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Two of Perth’s finest have joined forces to create a new dining experience in Wembley, as David Pike reports.

THE life of restaurants and cafes in Perth seems to depend primarily on two factors: a point of difference providing certain continuity – icon establishments such as Friends, Altos and The Witches Cauldron, for example; and the quality of the chef and the food they present – the Loose Box, for example.

With that in mind I recently dined at Bouchon Bistro on Cambridge Street in Wembley. In recent years this site has undergone at least three make overs, with mixed success.

Bouchon Bistro under the front-of-house direction of Phillippe Kordics, who previously worked at The Critereon, Observation City and Pierre’s, has secured the services of Gwenael Lesle, who comes to the role after several years with Clyde Bevan at Friends Restaurant.

The restaurant, which has been open since mid August, is already gaining a healthy reputation and has quite a bit of repeat business, Phillip says.

“We have not opened the doors with ceremony and fanfare, preferring to let the quality of the food and service encourage people to dine with us,” he says.

My luncheon at Bouchon Bistro proved to be a very relaxing experience, starting with an aperitif at the bar towards the back of the restaurant before moving through into the main floor.

We opted for a couple of starters to share – chicken liver parfait with strawberries cooked in balsamic vinegar and Sechuan pepper ($10) and the pig’s cheek terrine with slowly cooked red cabbage and Xeres vinaigrette ($11) – while we revisited the menu for main meals and the wine list. The terrine, in particular, was a delight.

The starters on the menu range from $10 to $14, and you won’t find yourself looking under the garnish to find the dish; the serves are well portioned.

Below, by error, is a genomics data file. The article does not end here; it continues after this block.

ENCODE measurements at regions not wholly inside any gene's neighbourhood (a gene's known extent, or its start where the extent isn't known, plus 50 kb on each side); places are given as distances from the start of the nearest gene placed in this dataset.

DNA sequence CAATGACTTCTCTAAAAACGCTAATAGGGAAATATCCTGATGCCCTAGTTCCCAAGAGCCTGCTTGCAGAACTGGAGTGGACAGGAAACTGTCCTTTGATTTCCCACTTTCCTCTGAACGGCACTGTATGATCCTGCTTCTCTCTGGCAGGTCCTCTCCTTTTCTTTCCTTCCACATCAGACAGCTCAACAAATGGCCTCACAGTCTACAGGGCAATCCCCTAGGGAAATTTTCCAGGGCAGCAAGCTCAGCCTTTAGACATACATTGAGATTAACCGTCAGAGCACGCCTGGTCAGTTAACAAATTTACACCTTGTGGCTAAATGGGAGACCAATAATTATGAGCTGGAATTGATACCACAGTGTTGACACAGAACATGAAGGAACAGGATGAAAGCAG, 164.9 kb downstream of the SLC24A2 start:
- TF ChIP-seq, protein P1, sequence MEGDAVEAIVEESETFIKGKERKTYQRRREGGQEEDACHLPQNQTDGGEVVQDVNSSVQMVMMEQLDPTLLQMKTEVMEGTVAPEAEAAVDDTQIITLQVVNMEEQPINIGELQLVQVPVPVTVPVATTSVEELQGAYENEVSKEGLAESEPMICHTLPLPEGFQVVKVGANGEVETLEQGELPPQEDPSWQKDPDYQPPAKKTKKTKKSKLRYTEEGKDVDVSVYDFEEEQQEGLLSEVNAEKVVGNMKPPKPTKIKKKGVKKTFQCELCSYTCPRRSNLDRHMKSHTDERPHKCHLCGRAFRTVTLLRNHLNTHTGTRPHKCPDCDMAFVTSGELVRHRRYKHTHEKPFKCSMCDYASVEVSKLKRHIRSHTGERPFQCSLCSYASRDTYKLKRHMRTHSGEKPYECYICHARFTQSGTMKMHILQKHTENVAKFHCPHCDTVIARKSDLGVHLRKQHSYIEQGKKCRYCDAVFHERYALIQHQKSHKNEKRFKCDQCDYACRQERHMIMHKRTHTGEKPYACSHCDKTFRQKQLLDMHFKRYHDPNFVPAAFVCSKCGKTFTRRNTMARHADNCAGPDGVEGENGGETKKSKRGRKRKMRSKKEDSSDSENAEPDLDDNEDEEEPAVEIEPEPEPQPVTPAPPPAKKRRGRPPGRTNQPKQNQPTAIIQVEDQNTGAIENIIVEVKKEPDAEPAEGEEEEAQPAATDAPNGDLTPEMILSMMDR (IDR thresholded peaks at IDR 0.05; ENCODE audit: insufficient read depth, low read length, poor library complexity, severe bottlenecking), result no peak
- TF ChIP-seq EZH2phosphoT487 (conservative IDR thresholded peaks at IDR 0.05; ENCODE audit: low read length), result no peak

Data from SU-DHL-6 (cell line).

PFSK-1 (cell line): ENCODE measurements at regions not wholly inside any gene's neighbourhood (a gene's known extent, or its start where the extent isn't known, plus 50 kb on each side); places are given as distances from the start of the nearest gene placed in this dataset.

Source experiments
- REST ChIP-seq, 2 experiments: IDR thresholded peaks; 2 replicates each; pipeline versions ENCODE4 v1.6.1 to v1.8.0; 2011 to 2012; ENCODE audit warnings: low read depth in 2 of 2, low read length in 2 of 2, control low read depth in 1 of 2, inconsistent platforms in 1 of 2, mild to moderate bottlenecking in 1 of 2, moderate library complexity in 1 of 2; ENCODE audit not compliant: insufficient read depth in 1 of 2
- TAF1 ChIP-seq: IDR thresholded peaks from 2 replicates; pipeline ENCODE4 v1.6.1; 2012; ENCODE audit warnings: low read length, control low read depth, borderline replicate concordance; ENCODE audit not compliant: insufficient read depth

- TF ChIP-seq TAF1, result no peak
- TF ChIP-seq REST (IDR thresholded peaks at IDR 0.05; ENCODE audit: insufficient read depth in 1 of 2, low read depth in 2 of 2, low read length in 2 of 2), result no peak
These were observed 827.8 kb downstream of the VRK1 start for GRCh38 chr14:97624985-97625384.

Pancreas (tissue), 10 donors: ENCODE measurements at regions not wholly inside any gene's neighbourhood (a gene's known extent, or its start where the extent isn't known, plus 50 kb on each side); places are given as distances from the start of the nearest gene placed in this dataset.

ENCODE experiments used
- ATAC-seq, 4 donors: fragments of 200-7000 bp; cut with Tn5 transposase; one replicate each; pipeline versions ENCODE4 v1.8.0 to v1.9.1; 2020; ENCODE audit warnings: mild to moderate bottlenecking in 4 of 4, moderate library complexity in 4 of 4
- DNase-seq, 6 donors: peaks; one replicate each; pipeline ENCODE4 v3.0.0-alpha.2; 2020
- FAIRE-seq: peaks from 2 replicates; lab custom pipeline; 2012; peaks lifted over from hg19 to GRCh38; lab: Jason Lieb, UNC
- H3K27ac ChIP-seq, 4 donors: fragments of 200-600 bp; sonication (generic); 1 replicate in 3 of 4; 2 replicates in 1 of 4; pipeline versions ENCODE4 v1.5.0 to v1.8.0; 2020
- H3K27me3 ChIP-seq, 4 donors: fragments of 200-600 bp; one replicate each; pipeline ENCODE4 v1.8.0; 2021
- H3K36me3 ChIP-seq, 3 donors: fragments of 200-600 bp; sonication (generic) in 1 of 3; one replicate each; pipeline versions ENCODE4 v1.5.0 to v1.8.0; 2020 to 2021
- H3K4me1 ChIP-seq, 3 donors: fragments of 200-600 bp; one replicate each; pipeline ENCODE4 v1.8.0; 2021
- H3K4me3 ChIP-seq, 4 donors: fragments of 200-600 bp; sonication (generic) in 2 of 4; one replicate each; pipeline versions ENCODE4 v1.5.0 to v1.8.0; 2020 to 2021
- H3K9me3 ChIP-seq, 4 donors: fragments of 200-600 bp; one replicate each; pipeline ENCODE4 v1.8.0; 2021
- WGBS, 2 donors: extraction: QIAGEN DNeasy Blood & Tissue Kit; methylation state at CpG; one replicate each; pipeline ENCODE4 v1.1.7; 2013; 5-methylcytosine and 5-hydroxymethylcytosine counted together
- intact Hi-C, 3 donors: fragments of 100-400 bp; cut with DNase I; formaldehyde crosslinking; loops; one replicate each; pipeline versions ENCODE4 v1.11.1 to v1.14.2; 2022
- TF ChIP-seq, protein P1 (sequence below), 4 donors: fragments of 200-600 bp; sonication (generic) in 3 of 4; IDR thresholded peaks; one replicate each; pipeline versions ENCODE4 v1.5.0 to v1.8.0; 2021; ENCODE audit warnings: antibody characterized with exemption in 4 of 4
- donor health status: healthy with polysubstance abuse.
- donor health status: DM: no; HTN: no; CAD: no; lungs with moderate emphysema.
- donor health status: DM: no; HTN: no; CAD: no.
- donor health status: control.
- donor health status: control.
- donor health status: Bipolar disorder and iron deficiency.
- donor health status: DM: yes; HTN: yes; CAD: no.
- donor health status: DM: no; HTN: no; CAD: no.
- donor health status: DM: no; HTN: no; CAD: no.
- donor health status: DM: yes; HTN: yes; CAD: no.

The two dishes we tucked into were flavoursome and it was a welcoming treat to find chef moving outside the norm.

The wine list at Bouchon is compact, giving you a choice of wines that lend themselves to matching with the style of food on offer. Prices range from $22 for Chateau Tahbilk Marsanne through to $36 for Langmeil Shiraz, with several wines available by the glass.

Phillip also has a few interesting wines hidden away – or at least not on the wine list – and it may pay to ask what back vintages and limited release wine he has available.

For our main course we selected the Langmeil Shiraz.

Main courses lend themselves towards traditional regional French peasant cuisine and range in price from $22 to $24.

While traditional duck confit with potato, shallots and proscuitto, the pan-fried rib eye with a burgundy sauce finished with blackcurrant liquor, or the fillet of salmon served with a pesto of white beans and chorizo were very tempting, it was the lure of real peasant food that reeled me in.

I decided on boned pig’s trotter, which was wrapped in pancetta and served on a bed of braised lentils ($20). This was a pure delight, and welcome change. The other dish to catch our eye was the braised lamb shoulder served with eggplant, chickpeas, lemon and tomato coulis ($21). The lamb was very tender, ample in size and had plenty of appealing flavours.

Bouchon Bistro is a welcome addition to the dining scene in Perth, purely and simply because of the quality coming from the kitchen and professional attitude to front-of-house management.

Parking can be a bit of a problem as the bistro is located just opposite the Wembley Hotel. But if you ring to book they’ll remind you that parking is available out back.

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